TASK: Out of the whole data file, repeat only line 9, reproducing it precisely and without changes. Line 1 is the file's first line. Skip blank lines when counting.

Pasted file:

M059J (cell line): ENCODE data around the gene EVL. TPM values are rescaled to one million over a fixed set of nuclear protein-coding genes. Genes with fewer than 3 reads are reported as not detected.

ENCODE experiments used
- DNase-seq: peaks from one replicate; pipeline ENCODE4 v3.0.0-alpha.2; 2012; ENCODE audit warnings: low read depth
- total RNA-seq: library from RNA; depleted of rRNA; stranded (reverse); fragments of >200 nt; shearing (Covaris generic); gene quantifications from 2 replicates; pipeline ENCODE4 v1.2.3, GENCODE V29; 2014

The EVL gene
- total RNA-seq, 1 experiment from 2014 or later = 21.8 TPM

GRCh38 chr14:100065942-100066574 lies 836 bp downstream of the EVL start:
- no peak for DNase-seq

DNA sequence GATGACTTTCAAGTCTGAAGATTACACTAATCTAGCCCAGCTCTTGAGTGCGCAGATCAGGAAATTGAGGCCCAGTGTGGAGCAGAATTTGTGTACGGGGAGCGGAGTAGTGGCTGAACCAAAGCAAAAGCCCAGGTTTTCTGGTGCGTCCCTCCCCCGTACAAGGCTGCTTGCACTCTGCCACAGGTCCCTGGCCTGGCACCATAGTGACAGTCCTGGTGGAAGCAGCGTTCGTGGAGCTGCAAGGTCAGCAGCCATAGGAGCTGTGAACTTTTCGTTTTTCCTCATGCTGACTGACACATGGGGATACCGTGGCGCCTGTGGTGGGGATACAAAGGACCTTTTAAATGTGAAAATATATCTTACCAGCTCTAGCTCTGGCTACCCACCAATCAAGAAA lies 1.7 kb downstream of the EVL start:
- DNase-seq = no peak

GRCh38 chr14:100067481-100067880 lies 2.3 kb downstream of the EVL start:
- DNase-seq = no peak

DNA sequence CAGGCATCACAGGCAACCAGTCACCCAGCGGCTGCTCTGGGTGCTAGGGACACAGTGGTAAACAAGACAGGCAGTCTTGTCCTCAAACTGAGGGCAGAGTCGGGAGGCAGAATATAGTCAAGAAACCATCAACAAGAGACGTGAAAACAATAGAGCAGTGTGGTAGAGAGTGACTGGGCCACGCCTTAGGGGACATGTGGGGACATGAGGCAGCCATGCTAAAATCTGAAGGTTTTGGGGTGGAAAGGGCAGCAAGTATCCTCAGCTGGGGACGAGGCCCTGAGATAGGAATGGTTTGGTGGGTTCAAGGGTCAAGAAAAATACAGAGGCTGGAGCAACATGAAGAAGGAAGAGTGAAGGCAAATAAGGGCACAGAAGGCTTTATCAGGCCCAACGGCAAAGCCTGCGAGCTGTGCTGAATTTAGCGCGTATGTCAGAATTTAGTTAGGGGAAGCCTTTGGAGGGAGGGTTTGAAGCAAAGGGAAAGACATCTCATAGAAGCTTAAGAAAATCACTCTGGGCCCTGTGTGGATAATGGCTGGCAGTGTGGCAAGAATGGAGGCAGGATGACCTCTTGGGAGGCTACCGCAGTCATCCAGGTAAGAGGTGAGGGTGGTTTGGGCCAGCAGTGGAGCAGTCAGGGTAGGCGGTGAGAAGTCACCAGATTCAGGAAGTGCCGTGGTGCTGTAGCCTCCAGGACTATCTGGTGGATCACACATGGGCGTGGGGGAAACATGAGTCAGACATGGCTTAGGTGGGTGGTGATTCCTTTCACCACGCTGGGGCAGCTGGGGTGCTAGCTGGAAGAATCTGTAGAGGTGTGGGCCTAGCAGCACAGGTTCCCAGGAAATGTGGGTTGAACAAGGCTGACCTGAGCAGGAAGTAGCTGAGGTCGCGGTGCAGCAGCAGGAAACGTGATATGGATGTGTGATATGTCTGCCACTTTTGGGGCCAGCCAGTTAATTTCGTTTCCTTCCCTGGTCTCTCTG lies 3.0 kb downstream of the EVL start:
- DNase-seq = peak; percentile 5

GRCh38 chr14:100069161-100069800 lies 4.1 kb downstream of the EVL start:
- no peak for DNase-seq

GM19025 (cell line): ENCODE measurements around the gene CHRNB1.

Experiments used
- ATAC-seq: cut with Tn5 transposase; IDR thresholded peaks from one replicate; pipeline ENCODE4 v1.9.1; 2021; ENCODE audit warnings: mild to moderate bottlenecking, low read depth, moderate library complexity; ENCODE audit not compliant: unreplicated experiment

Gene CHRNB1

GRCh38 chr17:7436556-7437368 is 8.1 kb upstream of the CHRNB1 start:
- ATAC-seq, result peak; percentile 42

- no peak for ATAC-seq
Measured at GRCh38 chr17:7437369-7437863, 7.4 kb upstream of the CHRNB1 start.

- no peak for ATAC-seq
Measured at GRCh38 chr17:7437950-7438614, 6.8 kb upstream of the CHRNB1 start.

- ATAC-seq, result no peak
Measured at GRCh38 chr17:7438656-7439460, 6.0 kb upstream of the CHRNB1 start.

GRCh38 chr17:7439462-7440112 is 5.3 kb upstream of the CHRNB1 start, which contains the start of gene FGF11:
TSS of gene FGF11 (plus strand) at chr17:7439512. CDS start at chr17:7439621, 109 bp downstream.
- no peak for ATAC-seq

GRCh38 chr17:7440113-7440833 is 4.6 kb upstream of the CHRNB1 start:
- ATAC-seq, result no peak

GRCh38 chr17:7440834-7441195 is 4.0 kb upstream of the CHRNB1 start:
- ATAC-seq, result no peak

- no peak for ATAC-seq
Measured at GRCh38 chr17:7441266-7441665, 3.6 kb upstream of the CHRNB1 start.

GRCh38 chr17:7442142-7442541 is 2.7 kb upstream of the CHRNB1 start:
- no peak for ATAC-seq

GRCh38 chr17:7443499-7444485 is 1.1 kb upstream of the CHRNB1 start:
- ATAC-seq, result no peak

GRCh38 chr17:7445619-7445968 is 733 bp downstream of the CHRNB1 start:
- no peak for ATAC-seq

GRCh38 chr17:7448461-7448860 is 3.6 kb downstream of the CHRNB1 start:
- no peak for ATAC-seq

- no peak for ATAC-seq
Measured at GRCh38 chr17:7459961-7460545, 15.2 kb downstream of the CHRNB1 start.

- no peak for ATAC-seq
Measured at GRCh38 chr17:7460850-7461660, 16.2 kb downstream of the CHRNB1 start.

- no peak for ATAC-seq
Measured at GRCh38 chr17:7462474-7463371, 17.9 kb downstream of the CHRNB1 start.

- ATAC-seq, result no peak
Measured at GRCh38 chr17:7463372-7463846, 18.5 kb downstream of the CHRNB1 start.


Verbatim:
DNA sequence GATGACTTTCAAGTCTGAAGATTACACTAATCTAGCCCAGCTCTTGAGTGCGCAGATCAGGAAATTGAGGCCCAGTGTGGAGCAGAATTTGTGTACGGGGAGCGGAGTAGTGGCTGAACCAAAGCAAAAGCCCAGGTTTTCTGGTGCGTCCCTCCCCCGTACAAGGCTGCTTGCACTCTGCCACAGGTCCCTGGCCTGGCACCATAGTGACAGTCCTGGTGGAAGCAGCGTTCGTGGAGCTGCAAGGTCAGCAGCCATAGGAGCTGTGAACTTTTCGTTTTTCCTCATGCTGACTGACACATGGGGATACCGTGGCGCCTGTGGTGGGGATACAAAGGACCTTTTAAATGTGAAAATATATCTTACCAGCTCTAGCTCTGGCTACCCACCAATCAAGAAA lies 1.7 kb downstream of the EVL start: